One might argue that there is nothing unusual or even particularly problematic about invoking faith to comfort or motivate people in times of crisis; even Stalin embraced the Orthodox Church during World War II because people were more likely to support the fight if they believed that God was on their side. By contrast, Putin uses religion to justify the creation or aggravation of crises.

Putin is not alone nowadays. Indian Prime Minister Narendra Modi, for example, declared earlier this year that he has “completely dedicated” himself to God, who sent him “for a purpose”.

Though Modi’s cult of personality failed to deliver a majority to his Hindu-nationalist Bharatiya Janata Party in the recent general election — India’s democracy has not fully gone the way of Russia’s — he remains the world’s most popular elected leader.

Supporters celebrate as Narendra Modi claims victory in India’s elections in June. Photo: EPA-EFE/HARISH TYAGI

Supporters celebrate as Narendra Modi claims victory in India’s elections in June. Photo: EPA-EFE/HARISH TYAGI

Turkish President Recep Tayyip Erdoğan, another autocrat in democratic clothing, has used religion in a similar way, such as in 2020, when he declared Istanbul’s iconic Byzantine basilica, Hagia Sophia, a mosque. Some of his acolytes now claim that he was “sent by Allah” as a hope for Muslims.

Since Erdoğan’s Justice and Development Party suffered a rare electoral defeat in April, Erdoğan has doubled down on religion by pushing through changes to school curricula to emphasise religious studies and promote “national values”.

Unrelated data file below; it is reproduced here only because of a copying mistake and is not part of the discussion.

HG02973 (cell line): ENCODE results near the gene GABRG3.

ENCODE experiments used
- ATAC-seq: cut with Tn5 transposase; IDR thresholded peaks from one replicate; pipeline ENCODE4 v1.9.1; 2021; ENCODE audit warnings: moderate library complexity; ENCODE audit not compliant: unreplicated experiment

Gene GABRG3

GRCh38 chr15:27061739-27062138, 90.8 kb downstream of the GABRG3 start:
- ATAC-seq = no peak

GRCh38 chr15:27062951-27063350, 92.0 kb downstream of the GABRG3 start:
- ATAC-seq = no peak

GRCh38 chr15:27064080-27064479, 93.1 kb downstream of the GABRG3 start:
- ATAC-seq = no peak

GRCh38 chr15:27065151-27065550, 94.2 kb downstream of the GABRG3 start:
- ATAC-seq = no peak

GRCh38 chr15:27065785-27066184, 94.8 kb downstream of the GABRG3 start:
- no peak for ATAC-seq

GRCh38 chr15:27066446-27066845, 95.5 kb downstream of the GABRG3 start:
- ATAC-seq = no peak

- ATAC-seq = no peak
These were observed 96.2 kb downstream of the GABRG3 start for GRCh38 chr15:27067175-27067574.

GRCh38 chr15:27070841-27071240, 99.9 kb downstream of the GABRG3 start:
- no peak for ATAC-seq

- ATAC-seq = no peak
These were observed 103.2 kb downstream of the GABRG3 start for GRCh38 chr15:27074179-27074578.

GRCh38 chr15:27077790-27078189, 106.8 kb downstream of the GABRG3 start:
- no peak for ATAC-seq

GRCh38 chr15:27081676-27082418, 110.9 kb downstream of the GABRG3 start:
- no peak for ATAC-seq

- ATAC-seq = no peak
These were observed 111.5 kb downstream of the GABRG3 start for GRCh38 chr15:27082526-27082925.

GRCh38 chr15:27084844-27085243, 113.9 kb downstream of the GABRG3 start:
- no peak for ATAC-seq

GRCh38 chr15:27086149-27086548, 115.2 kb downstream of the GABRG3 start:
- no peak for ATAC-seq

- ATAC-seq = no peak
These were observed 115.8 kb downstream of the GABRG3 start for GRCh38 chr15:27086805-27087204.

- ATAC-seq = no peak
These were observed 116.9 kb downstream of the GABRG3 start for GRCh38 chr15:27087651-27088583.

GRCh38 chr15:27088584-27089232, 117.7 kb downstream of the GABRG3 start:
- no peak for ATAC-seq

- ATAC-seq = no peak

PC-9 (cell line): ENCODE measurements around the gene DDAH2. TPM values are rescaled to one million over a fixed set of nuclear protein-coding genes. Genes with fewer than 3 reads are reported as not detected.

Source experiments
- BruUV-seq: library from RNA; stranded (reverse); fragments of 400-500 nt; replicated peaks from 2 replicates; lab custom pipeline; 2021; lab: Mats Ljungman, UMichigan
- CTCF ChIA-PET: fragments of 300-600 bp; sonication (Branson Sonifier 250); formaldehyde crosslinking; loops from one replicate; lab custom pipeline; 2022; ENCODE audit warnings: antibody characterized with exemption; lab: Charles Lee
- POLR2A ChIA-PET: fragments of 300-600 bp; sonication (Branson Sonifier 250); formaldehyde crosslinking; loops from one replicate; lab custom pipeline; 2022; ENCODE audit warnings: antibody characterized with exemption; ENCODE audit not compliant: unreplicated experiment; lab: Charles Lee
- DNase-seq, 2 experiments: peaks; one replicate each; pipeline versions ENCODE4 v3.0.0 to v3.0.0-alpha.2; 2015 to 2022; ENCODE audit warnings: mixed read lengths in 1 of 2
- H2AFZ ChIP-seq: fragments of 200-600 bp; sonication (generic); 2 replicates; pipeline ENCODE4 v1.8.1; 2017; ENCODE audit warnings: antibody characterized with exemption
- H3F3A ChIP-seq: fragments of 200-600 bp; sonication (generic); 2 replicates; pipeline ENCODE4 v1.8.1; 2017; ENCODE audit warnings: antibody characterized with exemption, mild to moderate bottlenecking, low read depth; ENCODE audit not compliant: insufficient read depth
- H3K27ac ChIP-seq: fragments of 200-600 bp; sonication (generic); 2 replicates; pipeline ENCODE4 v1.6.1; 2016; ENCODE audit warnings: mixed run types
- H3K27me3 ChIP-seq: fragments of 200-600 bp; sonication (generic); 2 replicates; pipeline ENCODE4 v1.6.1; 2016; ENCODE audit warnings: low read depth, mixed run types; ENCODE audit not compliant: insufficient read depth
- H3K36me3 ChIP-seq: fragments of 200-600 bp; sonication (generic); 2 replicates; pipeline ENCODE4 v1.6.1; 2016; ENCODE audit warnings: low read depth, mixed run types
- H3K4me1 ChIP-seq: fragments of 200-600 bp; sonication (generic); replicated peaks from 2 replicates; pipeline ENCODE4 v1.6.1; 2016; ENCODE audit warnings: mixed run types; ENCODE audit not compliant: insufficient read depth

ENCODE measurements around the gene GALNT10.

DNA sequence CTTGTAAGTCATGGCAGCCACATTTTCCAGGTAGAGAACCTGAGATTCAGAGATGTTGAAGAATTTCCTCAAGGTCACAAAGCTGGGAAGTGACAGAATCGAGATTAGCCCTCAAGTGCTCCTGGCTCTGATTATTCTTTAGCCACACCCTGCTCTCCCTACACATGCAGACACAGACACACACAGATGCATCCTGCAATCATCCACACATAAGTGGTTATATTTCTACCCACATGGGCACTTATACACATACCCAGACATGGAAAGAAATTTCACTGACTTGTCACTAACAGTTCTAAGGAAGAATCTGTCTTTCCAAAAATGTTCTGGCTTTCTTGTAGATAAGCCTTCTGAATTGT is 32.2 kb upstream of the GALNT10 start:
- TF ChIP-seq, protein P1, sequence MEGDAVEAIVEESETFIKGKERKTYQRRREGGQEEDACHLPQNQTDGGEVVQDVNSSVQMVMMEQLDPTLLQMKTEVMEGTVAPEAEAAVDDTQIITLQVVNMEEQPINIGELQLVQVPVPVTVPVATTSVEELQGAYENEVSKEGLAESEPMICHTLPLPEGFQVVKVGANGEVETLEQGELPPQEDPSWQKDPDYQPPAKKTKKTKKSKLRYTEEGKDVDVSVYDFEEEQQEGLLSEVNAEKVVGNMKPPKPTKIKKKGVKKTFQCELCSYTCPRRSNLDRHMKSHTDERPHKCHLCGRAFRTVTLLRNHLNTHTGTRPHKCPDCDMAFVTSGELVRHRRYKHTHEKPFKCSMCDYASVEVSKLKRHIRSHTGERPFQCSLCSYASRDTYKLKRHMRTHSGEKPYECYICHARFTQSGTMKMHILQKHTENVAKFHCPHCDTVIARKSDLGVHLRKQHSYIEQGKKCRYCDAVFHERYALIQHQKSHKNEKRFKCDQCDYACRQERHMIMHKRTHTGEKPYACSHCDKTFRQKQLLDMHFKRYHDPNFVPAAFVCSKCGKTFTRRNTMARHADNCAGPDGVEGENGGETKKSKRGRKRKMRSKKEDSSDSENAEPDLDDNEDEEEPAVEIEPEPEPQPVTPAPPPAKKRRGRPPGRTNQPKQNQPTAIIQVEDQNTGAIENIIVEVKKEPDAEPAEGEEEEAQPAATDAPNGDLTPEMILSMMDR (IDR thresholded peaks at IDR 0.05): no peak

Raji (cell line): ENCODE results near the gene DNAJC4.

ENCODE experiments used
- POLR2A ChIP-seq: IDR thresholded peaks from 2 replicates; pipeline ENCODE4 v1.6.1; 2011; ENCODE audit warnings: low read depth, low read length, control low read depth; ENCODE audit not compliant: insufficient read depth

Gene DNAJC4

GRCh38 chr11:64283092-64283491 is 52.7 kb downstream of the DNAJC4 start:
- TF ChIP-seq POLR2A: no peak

Then there is Donald Trump, the “orange Jesus” of America’s radical right. Trump might not know any Bible verses, but he does know how to stoke religious fervour to unite his base. And for Trump’s supporters, no claim is too bizarre.

In 2021, for example, hundreds of Trump-loving conspiracy theorists gathered in Dallas, Texas, for the second coming not of Jesus, but of John F. Kennedy, Jr., who they believed would become vice president when Trump was inexplicably reinstated as president.

Leaders who claim to have divine missions are leaders who seek to increase their power and extend their rule, ideally indefinitely. Putin has already achieved that goal, and Modi and Erdoğan have been marching in the same direction. But Trump might represent the gravest danger. One cannot ignore the possibility that, if he wins the presidency in November, the US will not hold an election in 2028.

This article was first published by Project Syndicate. Views expressed in opinion pieces do not necessarily reflect the position of Novaya Gazeta Europe.